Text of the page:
In 1961, Thomas Schelling’s The Strategy of Conflict used game theory to radically reenvision the U.S.-Soviet relationship and establish the basis of international relations for the rest of the Cold War. Now, Anne-Marie Slaughter—one of Foreign Policy’s Top 100 Global Thinkers from 2009 to 2012, and the first woman to serve as director of the State Department Office of Policy Planning—applies network theory to develop a new set of strategies for the post-Cold War world. While chessboard-style competitive relationships still exist—U.S.-Iranian relations, for example—many other situations demand that we look not at individual entities but at their links to one another.*) We must learn to understand, shape, and build on those connections.
 
Concise and accessible, based on real-world situations, on a lucid understanding of network science, and on a clear taxonomy of strategies, this will be a go-to resource for anyone looking for a new way to think about strategy in politics or business.

About the author:

Anne-Marie Slaughter is President and CEO of New America, former Director of Policy Planning at the U.S. State Department, and former Dean of Princeton’s Woodrow Wilson School of Public and International Affairs. Her previous books include A New World Order and Unfinished Business: Women Men Work Family, named one of the best books of 2015 by the Washington Post, the Economist, and NPR. She lives in Princeton, NJ.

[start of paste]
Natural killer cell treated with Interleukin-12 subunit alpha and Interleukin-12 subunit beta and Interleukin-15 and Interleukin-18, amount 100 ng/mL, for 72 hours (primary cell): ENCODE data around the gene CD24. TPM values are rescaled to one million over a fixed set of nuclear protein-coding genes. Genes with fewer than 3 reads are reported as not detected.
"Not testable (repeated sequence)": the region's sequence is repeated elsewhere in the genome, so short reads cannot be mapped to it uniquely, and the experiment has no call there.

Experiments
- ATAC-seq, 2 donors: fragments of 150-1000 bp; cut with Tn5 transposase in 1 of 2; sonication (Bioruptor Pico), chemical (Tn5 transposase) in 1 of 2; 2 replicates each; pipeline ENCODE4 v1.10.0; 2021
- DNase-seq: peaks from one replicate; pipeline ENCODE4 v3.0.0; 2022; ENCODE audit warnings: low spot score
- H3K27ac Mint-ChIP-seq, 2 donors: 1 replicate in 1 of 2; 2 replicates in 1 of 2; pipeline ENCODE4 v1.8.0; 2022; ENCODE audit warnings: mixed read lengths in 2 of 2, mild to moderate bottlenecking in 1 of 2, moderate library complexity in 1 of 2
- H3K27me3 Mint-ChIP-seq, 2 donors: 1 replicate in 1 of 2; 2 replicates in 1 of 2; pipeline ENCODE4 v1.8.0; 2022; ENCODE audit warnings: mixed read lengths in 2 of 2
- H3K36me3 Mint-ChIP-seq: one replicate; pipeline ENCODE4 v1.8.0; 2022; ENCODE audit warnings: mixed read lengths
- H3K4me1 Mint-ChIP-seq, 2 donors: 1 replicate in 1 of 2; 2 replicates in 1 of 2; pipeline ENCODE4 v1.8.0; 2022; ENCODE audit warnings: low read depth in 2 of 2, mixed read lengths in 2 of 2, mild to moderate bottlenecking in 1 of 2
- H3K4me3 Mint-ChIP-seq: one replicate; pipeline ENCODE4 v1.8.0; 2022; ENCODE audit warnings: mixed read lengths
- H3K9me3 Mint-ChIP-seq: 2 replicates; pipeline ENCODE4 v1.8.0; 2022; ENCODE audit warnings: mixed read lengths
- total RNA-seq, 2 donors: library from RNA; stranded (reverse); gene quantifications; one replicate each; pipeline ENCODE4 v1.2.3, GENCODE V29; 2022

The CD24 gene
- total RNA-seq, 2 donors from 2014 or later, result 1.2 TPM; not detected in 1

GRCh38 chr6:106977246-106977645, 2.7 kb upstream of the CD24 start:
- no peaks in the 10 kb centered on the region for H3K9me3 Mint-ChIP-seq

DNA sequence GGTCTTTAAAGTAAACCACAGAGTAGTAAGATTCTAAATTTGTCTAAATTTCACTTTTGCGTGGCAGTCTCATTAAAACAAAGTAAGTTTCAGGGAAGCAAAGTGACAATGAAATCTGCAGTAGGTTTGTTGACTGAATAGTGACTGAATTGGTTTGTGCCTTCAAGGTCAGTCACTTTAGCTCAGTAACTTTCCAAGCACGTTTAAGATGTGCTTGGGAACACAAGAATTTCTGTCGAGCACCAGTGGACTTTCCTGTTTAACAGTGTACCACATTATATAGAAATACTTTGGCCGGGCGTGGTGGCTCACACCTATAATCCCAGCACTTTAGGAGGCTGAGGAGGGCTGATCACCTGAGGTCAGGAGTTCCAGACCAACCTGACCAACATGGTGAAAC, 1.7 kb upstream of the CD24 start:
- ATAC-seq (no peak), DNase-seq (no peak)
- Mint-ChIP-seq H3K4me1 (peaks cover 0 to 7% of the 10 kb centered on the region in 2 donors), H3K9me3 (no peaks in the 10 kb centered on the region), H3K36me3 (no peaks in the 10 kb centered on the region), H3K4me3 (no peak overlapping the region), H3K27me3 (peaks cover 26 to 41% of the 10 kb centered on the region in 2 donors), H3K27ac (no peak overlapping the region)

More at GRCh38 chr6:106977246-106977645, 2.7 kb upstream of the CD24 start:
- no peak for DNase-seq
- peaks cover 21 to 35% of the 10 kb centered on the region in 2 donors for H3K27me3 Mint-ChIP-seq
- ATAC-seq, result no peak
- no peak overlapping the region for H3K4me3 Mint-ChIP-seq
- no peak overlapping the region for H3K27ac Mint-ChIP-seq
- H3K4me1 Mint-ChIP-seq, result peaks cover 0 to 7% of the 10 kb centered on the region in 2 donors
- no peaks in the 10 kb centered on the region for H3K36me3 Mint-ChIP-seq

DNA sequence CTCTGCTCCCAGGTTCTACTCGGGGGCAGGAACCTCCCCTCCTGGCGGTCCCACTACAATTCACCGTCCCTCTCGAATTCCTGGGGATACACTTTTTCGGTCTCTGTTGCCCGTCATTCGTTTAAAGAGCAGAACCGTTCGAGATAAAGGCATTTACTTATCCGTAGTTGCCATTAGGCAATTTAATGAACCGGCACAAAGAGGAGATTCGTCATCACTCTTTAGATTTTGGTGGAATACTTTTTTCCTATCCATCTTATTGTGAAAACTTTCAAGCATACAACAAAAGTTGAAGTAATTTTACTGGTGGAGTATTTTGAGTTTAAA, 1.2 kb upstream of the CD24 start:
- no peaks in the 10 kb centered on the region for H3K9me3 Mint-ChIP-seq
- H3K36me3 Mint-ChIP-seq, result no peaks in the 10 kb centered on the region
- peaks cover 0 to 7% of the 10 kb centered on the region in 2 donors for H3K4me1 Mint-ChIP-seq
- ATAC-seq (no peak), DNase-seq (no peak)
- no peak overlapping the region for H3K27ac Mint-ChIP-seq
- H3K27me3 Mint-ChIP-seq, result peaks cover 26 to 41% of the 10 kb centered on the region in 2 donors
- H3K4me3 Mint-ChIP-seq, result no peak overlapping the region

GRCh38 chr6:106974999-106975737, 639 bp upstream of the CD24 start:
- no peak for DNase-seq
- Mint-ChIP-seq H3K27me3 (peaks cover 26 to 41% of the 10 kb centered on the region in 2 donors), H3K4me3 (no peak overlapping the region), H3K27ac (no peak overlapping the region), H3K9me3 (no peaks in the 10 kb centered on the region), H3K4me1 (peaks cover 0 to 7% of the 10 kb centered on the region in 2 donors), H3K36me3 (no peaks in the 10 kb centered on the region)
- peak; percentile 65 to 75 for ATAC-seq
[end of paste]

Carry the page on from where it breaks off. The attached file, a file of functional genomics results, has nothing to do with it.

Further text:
*) In my humble opinion the crux of her geopolitical vision marks a transition from: focussing at Nodes/Centres/area’s  to: looking at Links/Relation/flows. Please be aware that these are and always have been each others DUAL. Like light & dark, fire & water. As described in Genesis and many other religious core texts.
jaap van till, TheConnectivist

 

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About broodjejaap

See ABOUT on TheConnectivist.wordpress.com
This entry was posted in 1Planet Mindset, Collaboration, Communities, cooperation, Darwin 3.0, Future of Internet, Geo-Politics, Geopolitics, Internet Freedom, Ligare Liberum, Megaregions, Network Dynamics, Network Science, P2P Commons, Uncategorized, Wealth creation. Bookmark the permalink.

3 Responses to About Our Connected Future, 4: Policy Transition from Entities to RELATIONS Between Entities